Saturday, September 30, 2017


I met Nora Marks Dauenhauer, Ḵeixwnéi, for the first time back in the late 90s, when we both read on a panel of West Coast poets for MLA in San Francisco. I was still a grad student, and MLA was still one of the few conferences I could go to where Indian scholars could be found, so it was a little like heaven for me. Reading with other Indians, going out to dinner with them afterwards, was a rapture. The tension-filled, status-oriented onslaught of almost 20,000 academics in one place – not so much. I gravitated to Nora; her warm, welcoming persona was like a calm shelter.

One afternoon, neither one of us had any particular place we had to be; Nora told me she'd been saving her "fish money" and wanted to go look for a beautiful dress for herself - to wear to readings and important ceremonies. Would I like to go dress-hunting with her?

Nora meant business when it came to shopping: she headed straight to Saks. I'd never set foot in Saks, much less actually seen the store. I'd heard of it, but it seemed more like Brigadoon than a real place. Walking into the massive ornate building was kind of like finding out an imaginary land actually exists. I trailed after Nora in a state of shock as she searched through racks of dresses that cost hundreds of dollars, if not thousands. It was San Francisco; we were Indians, not dressed especially well, or carrying any of the markers of social status – no diamonds, no gold, no name brand purses or coats. We were treated badly by the staff, which Nora took as a matter of course; she didn't let it stop her, although after one particularly rude encounter, she left the floor saying, "She's not getting a commission off of ME!"

Nora had a particular dream dress in mind: it needed to be floor-length, have at least ¾ length sleeves, a not-too-deep neckline, and be in keeping with the respectful nature of events she planned to attend. Eventually Nora settled on a gorgeous, flowing black gown that had a price tag of $800. Trying to keep my jaw off the floor, I agreed that it was pretty spectacular. "But it has this crease in the back..." Nora worried. "I hope I can get it out. I know some tricks." She made sure the saleswoman saw the crease, and told her she'd bring the dress back if she couldn't steam it out. Then she took out her "Indian purse" (a ziplock baggie) and peeled off $100 bills, laying them on the counter like she was dealing a poker hand.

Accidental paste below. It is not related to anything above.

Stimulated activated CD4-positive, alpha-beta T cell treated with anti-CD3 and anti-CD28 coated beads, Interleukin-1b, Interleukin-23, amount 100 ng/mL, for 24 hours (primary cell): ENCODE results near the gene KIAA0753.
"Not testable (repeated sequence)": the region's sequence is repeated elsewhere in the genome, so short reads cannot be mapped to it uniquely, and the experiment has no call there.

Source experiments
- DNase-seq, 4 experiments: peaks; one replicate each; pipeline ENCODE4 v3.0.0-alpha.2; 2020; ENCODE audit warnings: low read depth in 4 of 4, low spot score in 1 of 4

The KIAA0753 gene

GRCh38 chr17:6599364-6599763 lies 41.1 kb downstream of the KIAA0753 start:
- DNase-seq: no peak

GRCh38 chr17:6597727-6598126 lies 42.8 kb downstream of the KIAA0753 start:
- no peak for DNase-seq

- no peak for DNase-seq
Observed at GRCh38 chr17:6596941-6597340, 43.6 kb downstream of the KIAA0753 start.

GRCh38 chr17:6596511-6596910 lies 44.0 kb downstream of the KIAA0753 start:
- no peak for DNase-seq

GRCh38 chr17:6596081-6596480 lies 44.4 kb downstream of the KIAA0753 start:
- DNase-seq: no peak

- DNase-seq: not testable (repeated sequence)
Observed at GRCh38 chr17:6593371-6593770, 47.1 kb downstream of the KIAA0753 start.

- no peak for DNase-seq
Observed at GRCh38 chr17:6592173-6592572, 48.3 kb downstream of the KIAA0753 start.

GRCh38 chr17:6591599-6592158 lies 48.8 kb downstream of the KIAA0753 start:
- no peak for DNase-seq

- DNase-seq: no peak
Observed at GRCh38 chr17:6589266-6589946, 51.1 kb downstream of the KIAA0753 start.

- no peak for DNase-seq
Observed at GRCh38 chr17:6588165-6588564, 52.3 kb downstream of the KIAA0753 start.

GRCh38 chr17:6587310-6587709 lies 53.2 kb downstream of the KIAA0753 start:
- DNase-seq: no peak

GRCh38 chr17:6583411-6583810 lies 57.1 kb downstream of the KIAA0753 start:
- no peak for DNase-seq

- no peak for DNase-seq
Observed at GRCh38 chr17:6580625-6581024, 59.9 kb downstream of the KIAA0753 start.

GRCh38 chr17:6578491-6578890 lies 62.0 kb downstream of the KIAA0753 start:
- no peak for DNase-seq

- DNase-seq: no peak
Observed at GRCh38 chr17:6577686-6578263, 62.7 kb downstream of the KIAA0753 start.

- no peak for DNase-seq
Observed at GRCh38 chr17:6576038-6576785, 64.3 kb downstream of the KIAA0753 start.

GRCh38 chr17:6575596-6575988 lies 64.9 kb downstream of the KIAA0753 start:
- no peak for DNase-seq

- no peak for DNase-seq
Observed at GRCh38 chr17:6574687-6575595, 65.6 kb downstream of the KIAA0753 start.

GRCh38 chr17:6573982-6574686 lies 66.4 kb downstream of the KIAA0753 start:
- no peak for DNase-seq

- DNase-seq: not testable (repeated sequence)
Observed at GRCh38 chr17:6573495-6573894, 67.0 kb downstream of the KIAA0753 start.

Back at the hotel, Nora used all her wisdom, but the crease remained ("someone bought this dress, wore it all night, and then returned it!" she sighed), and we had to return it the next day. Nora was not paying good money for someone else’s used dress. This caused some difficulty for the clerk, who remembered us well, but for whom issuing a refund of $800 in cash was not a usual occurrence.  Apparently, Saks didn’t keep that kind of cash on hand in the till.  Nora stood quietly at the cash register, a little like a barnacle on a rock.  “I paid cash,” she said, “And I live in Alaska – I can’t use a store credit up there. Why don’t you go ask your manager what you can do about this.”  The clerk hustled off, and although it took some time, Nora did indeed get her cash refund.  She tucked it back into her Ziploc bag firmly.

As we left the store, Nora reached out and fingered a few other dresses, but she’d already seen them all; nothing was quite right.  "Oh well," she smiled, "there's plenty more fish in the sea. I did want to spend my fish money while I was down here, though."

Later, Nora was passing through Seattle and came to visit the Native Lit class I was teaching at the UW as a grad student. We reminisced about the "black dress incident" and how a couple of Indian women ransacked Saks (I asked if she'd ever found "the dress," and she said she had - but I don't remember where). She was a mischievous, loving, brilliant soul. She taught me how to walk through a store like Saks and act like I owned it, instead of the other way around.

Dignity. It's a lesson I haven't forgotten. Micha eni hikpalala, Nora. I'll see you.

                           Read Nora's obituary here.

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